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The Mesoamerican Barrier Reef
The Mesoamerican Barrier Reef
Second only to Australia’s Great Barrier Reef in size, the Mesoamerican Barrier Reef stretches more than 450 miles and is home to a universe of marine life. It is unique, due to its length and composition of reef types, and is home to more than 60 species of coral, 350 mollusks and 500 fish species. Closely linked to coastal wetlands, lagoons, sea grass beds, and mangrove islands, the reef plays a significant role in the stabilization and protection of coastal landscapes and maintenance of coastal water quality, and it serves as breeding and feeding grounds for marine mammals, fish, reptiles, and invertebrates. In addition, the reef is a source of economic life for many of the people living along the Yucatan Peninsula’s coast.
The Inner Reef
The Mesoamerican Barrier Reef is divided into three zones: the Inner Reef, Middle Reef, and Outer Reef. At 25 to 35 feet the Inner Reef is a network of patch reefs, spotted with elkhorn coral and formations of boulder brain and plate corals. They provide shelter and function as a nursery for several marine and land species. Here you will find mostly rainbow-colored tropical fish such as parrotfish, butterfly fish, angelfish, balloon fish, sergeant majors, surgeonfish, damsel fish, blue angelfish, tangs, wrasse, jackknife and many others. Though less common, you might also spot sponges, sea urchin, star snakes, fan corals, starfish, crabs, lobsters, snails, turtles and manta rays. At this depth the water is remarkably transparent – ideal for underwater exploring. Dividing the Inner Reef from the Middle Reef is a stretch of white sand, where most beginning scuba divers are first introduced to the underwater world.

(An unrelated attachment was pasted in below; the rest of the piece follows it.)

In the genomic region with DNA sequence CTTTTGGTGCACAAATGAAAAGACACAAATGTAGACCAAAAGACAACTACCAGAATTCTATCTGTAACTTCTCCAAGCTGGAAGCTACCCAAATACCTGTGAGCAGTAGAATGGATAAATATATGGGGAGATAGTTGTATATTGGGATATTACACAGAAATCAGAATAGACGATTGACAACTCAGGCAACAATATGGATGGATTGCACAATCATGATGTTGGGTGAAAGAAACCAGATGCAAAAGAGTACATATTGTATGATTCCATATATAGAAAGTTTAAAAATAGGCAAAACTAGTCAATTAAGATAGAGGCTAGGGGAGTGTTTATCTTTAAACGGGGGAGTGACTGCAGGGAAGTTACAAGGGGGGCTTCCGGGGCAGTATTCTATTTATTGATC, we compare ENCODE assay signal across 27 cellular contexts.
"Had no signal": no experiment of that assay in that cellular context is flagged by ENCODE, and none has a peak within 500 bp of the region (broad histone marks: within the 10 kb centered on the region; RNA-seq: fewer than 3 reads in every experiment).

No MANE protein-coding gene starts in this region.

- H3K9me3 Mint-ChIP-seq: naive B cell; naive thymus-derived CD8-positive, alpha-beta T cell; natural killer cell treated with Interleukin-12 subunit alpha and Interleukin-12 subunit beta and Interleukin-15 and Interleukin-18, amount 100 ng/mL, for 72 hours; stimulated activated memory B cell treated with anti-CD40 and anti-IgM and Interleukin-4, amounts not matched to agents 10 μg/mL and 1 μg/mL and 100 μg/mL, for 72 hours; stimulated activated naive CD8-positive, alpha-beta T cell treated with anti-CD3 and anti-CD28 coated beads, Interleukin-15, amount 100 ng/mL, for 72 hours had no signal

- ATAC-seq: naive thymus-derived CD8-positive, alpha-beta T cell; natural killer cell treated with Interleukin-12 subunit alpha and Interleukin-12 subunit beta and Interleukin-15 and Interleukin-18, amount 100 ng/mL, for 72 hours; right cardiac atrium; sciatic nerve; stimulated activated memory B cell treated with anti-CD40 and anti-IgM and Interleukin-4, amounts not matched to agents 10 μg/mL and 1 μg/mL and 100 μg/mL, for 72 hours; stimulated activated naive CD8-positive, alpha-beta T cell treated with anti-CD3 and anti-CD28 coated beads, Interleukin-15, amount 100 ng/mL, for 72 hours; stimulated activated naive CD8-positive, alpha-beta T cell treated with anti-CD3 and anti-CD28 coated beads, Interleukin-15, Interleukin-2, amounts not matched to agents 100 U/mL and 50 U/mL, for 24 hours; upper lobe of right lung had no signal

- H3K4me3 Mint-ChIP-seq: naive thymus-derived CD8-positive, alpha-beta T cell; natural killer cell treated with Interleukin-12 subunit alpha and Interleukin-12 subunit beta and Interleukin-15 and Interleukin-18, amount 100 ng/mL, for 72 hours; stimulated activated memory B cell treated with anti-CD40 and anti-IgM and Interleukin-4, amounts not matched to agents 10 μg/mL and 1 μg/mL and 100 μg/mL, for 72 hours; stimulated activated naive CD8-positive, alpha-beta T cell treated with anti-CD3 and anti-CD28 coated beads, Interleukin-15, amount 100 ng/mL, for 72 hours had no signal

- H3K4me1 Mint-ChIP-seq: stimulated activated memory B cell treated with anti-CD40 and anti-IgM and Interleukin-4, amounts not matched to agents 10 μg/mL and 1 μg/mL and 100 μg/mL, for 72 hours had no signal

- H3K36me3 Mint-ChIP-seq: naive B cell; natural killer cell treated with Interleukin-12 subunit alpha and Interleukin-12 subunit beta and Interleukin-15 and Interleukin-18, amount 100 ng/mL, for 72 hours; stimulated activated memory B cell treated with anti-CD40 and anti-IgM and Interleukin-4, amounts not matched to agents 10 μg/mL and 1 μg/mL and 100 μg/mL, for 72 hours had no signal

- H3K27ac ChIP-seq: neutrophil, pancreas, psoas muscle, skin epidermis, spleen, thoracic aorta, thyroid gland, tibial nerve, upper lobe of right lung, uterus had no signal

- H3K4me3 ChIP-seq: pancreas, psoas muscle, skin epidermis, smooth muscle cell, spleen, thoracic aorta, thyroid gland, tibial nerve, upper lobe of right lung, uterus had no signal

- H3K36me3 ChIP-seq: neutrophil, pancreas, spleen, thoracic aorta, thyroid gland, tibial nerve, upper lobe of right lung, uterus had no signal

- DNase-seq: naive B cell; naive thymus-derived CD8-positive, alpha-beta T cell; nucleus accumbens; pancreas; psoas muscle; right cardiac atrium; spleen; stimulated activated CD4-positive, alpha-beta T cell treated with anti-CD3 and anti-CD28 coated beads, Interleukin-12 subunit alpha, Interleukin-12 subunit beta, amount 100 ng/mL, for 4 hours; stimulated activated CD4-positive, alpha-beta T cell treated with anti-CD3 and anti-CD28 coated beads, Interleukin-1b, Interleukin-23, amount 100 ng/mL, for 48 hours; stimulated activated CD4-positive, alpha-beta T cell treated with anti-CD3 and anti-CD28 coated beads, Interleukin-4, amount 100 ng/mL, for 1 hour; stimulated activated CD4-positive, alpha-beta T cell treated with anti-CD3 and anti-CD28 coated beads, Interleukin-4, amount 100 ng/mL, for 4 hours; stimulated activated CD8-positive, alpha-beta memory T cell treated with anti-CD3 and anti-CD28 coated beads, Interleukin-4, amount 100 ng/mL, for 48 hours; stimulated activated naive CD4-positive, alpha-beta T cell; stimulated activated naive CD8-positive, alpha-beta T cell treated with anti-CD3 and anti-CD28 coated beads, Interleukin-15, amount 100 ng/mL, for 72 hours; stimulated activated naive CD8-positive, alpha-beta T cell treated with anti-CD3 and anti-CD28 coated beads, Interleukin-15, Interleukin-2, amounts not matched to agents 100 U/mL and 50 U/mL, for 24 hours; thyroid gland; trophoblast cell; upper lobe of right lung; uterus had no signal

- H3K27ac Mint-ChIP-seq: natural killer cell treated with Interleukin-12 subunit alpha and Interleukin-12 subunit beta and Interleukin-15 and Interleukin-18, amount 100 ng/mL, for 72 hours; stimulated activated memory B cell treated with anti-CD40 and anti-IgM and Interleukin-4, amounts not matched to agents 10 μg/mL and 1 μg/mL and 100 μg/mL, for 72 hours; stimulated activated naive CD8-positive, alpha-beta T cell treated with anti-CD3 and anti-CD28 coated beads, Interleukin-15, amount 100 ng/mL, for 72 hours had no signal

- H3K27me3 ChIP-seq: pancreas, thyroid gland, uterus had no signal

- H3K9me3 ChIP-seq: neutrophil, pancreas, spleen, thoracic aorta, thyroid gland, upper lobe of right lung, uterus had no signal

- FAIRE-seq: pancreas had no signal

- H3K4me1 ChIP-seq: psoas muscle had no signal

The Middle Reef
Spanning several miles and varying in depth from 40 to 50 feet, the Middle Reef is best known for its coral cave and canyon formations. Here elknorn coral reaches for the surface, like the pinnacles of a mountain range, and wrecked remains of pirate and Spanish colonial ships are transformed into reefs hosting a broad spectrum of marine life. Throughout the Middle Reef you will find all types of tropical coral formations, sponges, schooling fish, barracuda, shark, manta ray, sting ray, snappers, grunts, parrots, and wenchman, in addition to massive sea turtles. And similar to the divide between the Inner and Middle Reefs, there is a stretch of white sand separating the Middle and Outer Reefs.
The Outer Reef
Beginning at 60 feet in depth and descending through canyons to 125 feet, the Outer Reef is adorned with magnificent canyons and coral caves in addition to black coral, which begin growing at around 90 feet in depth. In the Outer Reef it is common to spot hawksbill, green and threatened loggerhead turtles as well as bull, nurse reef and hammerhead sharks. Visibility at this depth averages approximately 70 to 90 feet, with little or no current.
The Mangrove Nursery
Completing the reef ecosystem are the essential contributions of the lagoon and mangroves that provide both a nursery and food source for virtually all reef species at some stage of their life. Nowhere in the lagoon does the depth exceed 15 feet (5 meters), however far from being the stinky muddy place that many people mistakenly believe, it is a pristine area teeming with life. From fiddler crabs to fish eagles, crocodiles and tree climbing anteaters, pink ibis and white egrets, silver tarpon and small sharks all mingle in the tranquil area among the mangroves. Most boat trips pass through this area on their way to the reef, and it is highly rewarding to spend time wildlife watching as you pass through.
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On Nov 20 we landed in Mexico around 7:30 pm and went straight to the hospital where we met with the surgeon and his staff. That was really strange only because now it was about 8pm, and what Dr have you ever met that worked this late. Apparently good ones. Surgery was scheduled for the next day. Arrived at 7am and by 10 pm we were released and headed for the hotel. Just to keep everyone that is still reading this interested I will leave out a lot from our trip but still want everyone to know that this was the best experience I’ve had in my life. We were out on the beach the next morning and traveling all over Puerto Vallarta for the next 6 days. The locals took great care of us wherever we went and you could tell that they were pleased to do so.» read more